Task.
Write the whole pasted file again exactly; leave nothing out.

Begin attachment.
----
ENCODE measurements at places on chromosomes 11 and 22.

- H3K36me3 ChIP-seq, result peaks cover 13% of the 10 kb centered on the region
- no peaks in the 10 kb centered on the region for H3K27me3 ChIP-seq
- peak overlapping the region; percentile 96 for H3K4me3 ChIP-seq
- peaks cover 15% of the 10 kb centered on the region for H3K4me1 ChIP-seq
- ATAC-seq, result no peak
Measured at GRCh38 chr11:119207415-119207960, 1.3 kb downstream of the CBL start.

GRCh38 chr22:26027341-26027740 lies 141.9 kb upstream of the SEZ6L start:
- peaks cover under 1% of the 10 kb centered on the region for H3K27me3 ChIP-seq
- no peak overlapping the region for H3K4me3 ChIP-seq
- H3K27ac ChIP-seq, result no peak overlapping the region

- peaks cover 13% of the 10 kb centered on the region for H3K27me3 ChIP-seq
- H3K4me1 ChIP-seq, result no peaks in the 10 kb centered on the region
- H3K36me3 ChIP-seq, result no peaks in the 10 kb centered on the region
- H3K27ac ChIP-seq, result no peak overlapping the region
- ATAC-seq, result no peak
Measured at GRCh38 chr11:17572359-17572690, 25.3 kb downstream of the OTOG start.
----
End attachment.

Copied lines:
ENCODE measurements at places on chromosomes 11 and 22.

- H3K36me3 ChIP-seq, result peaks cover 13% of the 10 kb centered on the region
- no peaks in the 10 kb centered on the region for H3K27me3 ChIP-seq
- peak overlapping the region; percentile 96 for H3K4me3 ChIP-seq
- peaks cover 15% of the 10 kb centered on the region for H3K4me1 ChIP-seq
- ATAC-seq, result no peak
Measured at GRCh38 chr11:119207415-119207960, 1.3 kb downstream of the CBL start.

GRCh38 chr22:26027341-26027740 lies 141.9 kb upstream of the SEZ6L start:
- peaks cover under 1% of the 10 kb centered on the region for H3K27me3 ChIP-seq
- no peak overlapping the region for H3K4me3 ChIP-seq
- H3K27ac ChIP-seq, result no peak overlapping the region

- peaks cover 13% of the 10 kb centered on the region for H3K27me3 ChIP-seq
- H3K4me1 ChIP-seq, result no peaks in the 10 kb centered on the region
- H3K36me3 ChIP-seq, result no peaks in the 10 kb centered on the region
- H3K27ac ChIP-seq, result no peak overlapping the region
- ATAC-seq, result no peak
Measured at GRCh38 chr11:17572359-17572690, 25.3 kb downstream of the OTOG start.